You have indicated that you would like to improve an existing language that is badly implemented (no definite grammar rules known by Wowbagger yet, or too few insult building blocks at present), or help to add a language that is not implemented at all. Please read the following instructions.
"Wowbagger" is not a very serious site, though I take its development very seriously. Let me give an example of some of the insults that it can come up with:
you are a rather yellow someone that people fart in the general direction of
you are a snottily diluted potato
You will immediately see that neither of these insults make very much sense. But I daresay nobody has ever been called one of those insults, and that's what makes the site fun.
When Wowbagger insults a person, that person should smile because it's such a silly insult. There's also an "XXX" switch that will allow genuinely offensive things to be added. For example, in the English version the words "potato" and "turkey droppings" are not very offensive, but other words can be. Unless people specifically switch 'XXX' on, they will only be insulted in the funny way.
Basically, what I need is a list of language building blocks. These can be split into adverbs, adjectives and nouns. In all languages, these can be mixed together in a particular way. Sure, most of the insults will not be really offensive, possibly even naive of downright silly. I don't mind that. However, before I need those, I need to know something about the grammar of your language. In English, for example, the word order is:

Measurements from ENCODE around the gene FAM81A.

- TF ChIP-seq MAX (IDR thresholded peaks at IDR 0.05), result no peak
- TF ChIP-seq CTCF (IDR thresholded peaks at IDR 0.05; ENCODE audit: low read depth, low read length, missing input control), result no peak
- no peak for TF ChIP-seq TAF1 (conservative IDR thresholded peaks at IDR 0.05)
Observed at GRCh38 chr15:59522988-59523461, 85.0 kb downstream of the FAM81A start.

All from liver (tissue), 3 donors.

wowbagger / verb: / pronoun / verb / article / adverb / adjective / noun
Example: wowbagger says (verb): you (pronoun) are (verb) a (article) very (adverb) red (adjective) man (noun)
wowbagger / verb: pronoun / verb / article/ noun / adverb / adjective
Example: wowbagger dice: voce e uma mulher extrem pequana (this means "you are a very small woman" :-)
You can see that the word order can differ between languages.
In some languages (not in English), a word has a different form ('inflection') when placed in front of words with a specific gender. In German, for example, the article is "eine" or "ein", in Norwegian it's "en" or "ett". This depends on the gender of the noun. Not all languages have different genders. English doesn't, and Dutch only has two genders. German has three genders (der Mann, die Frau, das Kind are three examples, one of each gender). I need to know how many genders your language has, and what they are. If there are no genders, I need to know what the indefinite article is (like "a" or "an" in English). I also need to know what the "negative particle" is (like "not" in English) and where you need to put that particle to make a sentence reverse its meaning (like between article and adverb in English, so that "you are a very red man" can become "you are a not very red man").
So here are my questions:
1) What is the word order in your language, i.e. how do the individual building blocks of your language relate to each other, like indicated above for English and Portuguese?
2) What are the genders of your language and do they (or do they NOT) affect the adjective or even the adverb?
3) What is the indefinite particle (like "a/an" in English, "en/ett" in Norwegian)?
4) What is the negative particle (like "not" in English), and where does it need to be placed to work properly?
5) How do you say "you are" in your language?
6) How do you say "I am" in your language?
7) How do your write the name of your language in your language?
After reading the above...
I would still like to help!
Then click here
I have no idea what I just read!
Then click here
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